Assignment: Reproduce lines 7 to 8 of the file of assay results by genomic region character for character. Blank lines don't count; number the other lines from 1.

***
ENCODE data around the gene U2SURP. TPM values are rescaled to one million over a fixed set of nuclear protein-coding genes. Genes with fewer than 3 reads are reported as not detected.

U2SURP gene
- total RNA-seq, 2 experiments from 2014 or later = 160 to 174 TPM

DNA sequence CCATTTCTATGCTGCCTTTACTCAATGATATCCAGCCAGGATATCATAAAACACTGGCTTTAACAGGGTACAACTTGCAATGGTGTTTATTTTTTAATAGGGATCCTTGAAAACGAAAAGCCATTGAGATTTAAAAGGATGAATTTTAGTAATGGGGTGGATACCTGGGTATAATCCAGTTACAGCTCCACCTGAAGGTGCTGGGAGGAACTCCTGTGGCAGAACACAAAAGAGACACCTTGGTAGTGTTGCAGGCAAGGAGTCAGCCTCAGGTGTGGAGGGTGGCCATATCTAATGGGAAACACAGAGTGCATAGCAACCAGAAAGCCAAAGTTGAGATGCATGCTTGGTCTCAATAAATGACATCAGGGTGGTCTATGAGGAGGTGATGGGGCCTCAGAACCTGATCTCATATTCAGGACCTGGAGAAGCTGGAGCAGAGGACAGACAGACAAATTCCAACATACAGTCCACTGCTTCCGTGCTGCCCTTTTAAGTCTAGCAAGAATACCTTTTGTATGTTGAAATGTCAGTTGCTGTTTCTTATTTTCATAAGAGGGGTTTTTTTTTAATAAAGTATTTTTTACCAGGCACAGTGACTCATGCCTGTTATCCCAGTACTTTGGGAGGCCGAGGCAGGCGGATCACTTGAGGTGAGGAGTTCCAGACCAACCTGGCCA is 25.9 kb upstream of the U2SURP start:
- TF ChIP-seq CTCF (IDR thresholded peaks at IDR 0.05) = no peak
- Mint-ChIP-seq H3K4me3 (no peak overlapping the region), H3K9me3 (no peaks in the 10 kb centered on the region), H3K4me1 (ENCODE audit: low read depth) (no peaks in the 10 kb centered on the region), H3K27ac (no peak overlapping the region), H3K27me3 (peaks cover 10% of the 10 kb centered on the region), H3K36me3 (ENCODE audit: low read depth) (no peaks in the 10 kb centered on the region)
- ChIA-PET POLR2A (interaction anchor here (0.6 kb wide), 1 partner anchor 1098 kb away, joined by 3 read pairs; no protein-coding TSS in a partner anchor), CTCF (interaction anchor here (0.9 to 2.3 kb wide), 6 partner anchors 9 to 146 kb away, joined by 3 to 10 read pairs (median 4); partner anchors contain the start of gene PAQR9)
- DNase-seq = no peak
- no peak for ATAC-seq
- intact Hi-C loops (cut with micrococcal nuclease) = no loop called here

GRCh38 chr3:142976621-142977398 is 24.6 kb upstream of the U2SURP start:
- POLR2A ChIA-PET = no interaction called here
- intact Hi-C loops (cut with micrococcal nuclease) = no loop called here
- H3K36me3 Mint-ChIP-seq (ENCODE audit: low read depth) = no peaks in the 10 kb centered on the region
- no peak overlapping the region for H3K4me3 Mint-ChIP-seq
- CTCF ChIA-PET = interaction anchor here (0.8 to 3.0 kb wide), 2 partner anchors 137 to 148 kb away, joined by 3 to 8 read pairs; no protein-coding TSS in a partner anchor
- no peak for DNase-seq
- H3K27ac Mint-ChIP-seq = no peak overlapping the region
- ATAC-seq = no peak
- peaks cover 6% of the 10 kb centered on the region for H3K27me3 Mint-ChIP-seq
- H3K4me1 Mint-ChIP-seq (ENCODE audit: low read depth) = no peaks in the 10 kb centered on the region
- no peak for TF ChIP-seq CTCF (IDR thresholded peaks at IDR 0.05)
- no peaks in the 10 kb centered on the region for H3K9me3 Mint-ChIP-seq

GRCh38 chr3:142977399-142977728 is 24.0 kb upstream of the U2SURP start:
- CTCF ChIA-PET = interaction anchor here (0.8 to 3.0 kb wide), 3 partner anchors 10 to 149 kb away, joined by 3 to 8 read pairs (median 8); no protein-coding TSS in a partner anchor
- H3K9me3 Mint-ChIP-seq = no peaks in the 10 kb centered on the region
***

- ChIA-PET POLR2A (interaction anchor here (0.6 kb wide), 1 partner anchor 1098 kb away, joined by 3 read pairs; no protein-coding TSS in a partner anchor), CTCF (interaction anchor here (0.9 to 2.3 kb wide), 6 partner anchors 9 to 146 kb away, joined by 3 to 10 read pairs (median 4); partner anchors contain the start of gene PAQR9)
- DNase-seq = no peak